From start to finish Lurker Of Chalice is a harrowing descent into the sublevels of human despair. Part whirlwind-like buzzsaw guitar riffing, part droning sludge, part atmospheric avant-garde, all stitched together with the tortured bellows, cries, and demonic groans of a man emotionally torn to pieces in the dark. From the hypnotic speed and dissonance of the more traditional Black Metal 'Piercing Where They Might', To the almost triumphant strumming of 'Vortex Chalice', to the slow wade through the bile duct of an ocean of grief that is 'Minions', Lurker Of Chalice offers such a variety in it's torture that it's different enough to enjoy without owning a single other Black Metal album. The traditional low production level causes all of the instruments to occasionally congeal in all the right places here, creating sonic vortexes of abysmal gates into the psyche, and murky, almost orchestral movements of ugly endurance; such as the middle section of 'Fastened To The Five Points', which likens to Chopin's classic Piano Sonata No 2 "Op. 35: III. Marche fun├Ębre: Lento" aka Funeral March. Lurker Of Chalice's one and only album is both immensely sad, and don't-listen-to-in-the-dark scary.

Recommended Album: Lurker Of Chalice

3. THE CLASSICAL HALLOWEEN COLLECTION: CLASSICAL MUSIC OF DOOM, DREAD, AND ALL THINGS WICKED! - I'm fairly certain you can only find this gem on iTunes, but with 50 amazing songs at $6.99 this is arguably the best deal out there (as far as getting 50 songs for $6.99 goes). These are all the classical classics that you've probably heard hundreds of times around this time of year since you were a sapling but never knew the names of. They are the true-blue soundtracks to the Halloween season, as traditional as Silent Night is to Christmas. If I say 'In The Hall Of The Mountain King', or 'Funeral March of a Marionette' and you can hum the tune, then you know and enjoy it well enough to do yourself the favor of downloading this hidden treasure.

There are as many more familiar songs on here like 'Night On Bald Mountain', 'Danse Macabre', and 'Toccatta and Fugue', as there are off the map movements I'd never previously heard like 'Carnival Of Animals', 'Peer Gynt's Op. 9 Planets', and 'Syrinx'. The collection also respectively stays clear of the more modern film compositions that usually get thrown on generic Halloween compilations, so there is no 'Tubular Bells' or 'Theme From Nightmare On Elm Street'. Though there are a few passable cuts from 'Psycho'(did you see what I did there), and a phenomenal version of the theme from the movie Halloween that includes an additional little string segment on top of the already familiar composition that adds an impressive additional layer to the previously one-dimensional work (sorry John). As is thus far a reoccurring theme on this list, the music walks the line seamlessly between the light and dark, painting a world of fear and wonder around you if you're as vulnerable to atmosphere as I am. This is top notch introspective-appreciation-of-the-season music to throw on whether you're going on a midnight fog walk in late October, or simply sitting on the porch watching the leaves fall into the rays of the sun.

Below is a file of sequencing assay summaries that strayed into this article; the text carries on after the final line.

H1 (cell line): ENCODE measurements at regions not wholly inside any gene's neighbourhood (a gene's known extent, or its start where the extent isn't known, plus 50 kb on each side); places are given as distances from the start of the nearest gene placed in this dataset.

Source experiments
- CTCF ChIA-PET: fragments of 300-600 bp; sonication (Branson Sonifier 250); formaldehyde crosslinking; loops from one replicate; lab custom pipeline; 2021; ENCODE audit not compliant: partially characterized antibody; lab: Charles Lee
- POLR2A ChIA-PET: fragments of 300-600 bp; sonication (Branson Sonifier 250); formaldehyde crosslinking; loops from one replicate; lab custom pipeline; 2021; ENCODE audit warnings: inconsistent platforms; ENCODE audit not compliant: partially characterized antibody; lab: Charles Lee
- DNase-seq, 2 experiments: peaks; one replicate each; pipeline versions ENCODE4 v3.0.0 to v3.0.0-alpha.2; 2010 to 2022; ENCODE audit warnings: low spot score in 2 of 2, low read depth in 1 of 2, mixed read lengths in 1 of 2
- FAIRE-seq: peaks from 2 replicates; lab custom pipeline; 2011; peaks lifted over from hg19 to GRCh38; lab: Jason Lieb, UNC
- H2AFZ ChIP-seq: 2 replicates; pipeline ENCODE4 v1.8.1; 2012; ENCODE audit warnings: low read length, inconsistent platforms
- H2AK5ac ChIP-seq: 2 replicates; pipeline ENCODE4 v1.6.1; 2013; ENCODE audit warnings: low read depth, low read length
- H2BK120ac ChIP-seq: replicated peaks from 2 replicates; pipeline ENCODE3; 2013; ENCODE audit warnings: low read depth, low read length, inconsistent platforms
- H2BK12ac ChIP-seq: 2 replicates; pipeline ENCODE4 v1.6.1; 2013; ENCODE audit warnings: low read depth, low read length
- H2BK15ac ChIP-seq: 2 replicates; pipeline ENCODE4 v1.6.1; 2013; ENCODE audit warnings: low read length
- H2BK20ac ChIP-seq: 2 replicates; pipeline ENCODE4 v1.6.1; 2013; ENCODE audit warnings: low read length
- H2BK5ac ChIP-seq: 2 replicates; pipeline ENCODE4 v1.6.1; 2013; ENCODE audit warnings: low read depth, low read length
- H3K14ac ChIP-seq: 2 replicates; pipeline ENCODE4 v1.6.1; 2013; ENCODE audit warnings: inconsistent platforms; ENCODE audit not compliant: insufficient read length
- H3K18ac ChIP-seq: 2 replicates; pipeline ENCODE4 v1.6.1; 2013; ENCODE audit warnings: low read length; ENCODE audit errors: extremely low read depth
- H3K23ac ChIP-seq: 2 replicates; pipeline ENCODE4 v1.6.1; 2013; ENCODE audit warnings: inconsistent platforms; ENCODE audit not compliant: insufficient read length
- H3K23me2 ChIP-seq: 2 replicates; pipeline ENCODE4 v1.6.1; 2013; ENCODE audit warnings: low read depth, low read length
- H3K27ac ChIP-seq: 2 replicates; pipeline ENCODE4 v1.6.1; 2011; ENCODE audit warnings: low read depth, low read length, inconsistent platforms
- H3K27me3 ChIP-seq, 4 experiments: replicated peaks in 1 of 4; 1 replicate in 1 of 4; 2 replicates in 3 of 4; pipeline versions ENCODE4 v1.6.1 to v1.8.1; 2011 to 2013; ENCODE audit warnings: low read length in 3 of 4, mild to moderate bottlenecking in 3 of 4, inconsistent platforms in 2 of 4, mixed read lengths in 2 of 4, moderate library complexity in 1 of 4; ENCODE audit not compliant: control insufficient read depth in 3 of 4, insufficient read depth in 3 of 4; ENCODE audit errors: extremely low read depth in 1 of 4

2. TYPE O NEGATIVE - Of all of the music that's out there from all of the generations that have left there fingerprints in the art form, none make me more grateful to exist as a young adult in the prime era of their music than Type O Negative - It makes me believe in predetermination to be alive in the very short window of time that they had been purging sounds. While I consider their entire body of work to be nothing short of phenomenal, I'd have a difficult time defending that same opinion to someone who scoffs at the very notion of it. How do you argue the greatness of a band whose vocalist occasionally rolls his R's in a mock vampiric lingo? Or pens a song titled "My Girlfriend's Girlfriend". It also doesn't help that the most fanatical of Type O fans are often stereotyped as chubby thirty-something Goth chicks who claim to practice Wicca and touch themselves to the chorus of 'Be My Druidess'. Unfortunately anybody that's ever been to a concert or two of the group would find that generality to be alarmingly valid - which also gives reason as to why the heavier, darker, more dirge-induced albums tend to be their least well-received by active listeners, but that's a whole 'nother rant completely (maroons).

Flying the flags I've flown for bands that seize in more extreme venues of sound coming out here and telling you I how much I adore Type O Negative is a bit like telling my asshole jock friends back in highschool that I think I may be in love with Katie Wilshmalski - the black haired, white faced, midnight eye-lined queen of darkness who wore spider-web veils to school and wanted everyone to call her Cruella Darkwidow. I've never tried to push Type O onto anyone because it's not until you immerse yourself enough into their body of work to realize that everything they do is layered in this thin smegma of self-deprecating tongue-in-cheek humor, and without that the band would crumble under the weight of their own depression or flame out in a ridiculous fizzle of complete gayness. So to simply hear it for what it is superficially and not entertain the notion that it does both flaunt it's amazing melodies, strong structures, and originality as well as make fun of itself all in one bombastic psychedelic dirge is to remove yourself from a situation that could better you because you just don't want to put the effort in. Or you just think it sucks, and without that aforementioned shmegma I would too.